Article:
[cnn-photo-caption image= http://i2.cdn.turner.com/cnn/2009/POLITICS/04/08/cuba.travel/art.fidelsign.cnn.jpg caption="A State Department report says the Cuban government has purposely made life difficult for US diplomats in Havana."]WASHINGTON (CNN) - Cuba purposely has made life difficult for U.S. diplomats serving in the U.S. Interest Section in Havana and has even poisoned family pets to hurt American morale, according to a State Department report released Friday.
The report dates back to 2007, but its release comes just days before the Obama administration is expected to ease some restrictions on Cuban-Americans sending money to Cuba and visiting family there.
And it is made public just days after a Congressional Black Caucus delegation returned from Cuba and provided glowing reports of how they were received by Cuban leaders Fidel and Raul Castro.
The report was prepared by the State Department inspector general. It repeatedly mentions poor morale among U.S. diplomats serving in Cuba, saying the Cuban government "lets you know it's hostile."
Without full diplomatic relations with Cuba, and with a trade and travel embargo still in place, there is no U.S. Embassy. The Interests Section issues visas and performs other diplomatic services.
And the report says the apparent goal of Cuban authorities has been to provoke dissension within the ranks of American diplomats.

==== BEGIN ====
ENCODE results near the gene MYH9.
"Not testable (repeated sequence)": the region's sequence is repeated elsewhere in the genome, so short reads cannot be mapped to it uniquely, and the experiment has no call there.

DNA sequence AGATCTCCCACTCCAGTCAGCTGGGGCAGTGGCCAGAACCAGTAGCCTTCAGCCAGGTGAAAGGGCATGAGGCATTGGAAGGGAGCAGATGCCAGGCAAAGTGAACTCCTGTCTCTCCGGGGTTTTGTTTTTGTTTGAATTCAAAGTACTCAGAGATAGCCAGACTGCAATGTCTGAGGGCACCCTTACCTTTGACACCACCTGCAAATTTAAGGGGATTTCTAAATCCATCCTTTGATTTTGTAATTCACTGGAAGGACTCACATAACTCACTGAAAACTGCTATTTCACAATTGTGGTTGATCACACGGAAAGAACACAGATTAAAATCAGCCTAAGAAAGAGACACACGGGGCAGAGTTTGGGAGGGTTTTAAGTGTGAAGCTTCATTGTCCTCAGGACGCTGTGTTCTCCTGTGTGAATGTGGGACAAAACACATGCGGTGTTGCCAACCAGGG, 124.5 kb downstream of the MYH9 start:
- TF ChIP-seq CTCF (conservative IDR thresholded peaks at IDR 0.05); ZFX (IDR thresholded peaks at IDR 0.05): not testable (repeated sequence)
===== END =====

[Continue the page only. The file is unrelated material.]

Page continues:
"Retaliations have ranged from the petty to the poisoning of family pets. The regime has recently gone to great lengths to harass some employees by holding up household goods and consumable shipments," the report said.
It says Cuban authorities created difficulties for U.S. personnel on a daily basis.
"The Cuban government has denied recent arrivals the right to import privately owned vehicles and held up the release of household effects and consumable shipments for months on end," the report said.
"Currently, no newcomer has a privately owned vehicle stranded in a container in Havana, but household effects and consumable shipments are languishing in containers awaiting customs clearance. Customs clearance has also lagged for some unaccompanied air freight shipments," the report said.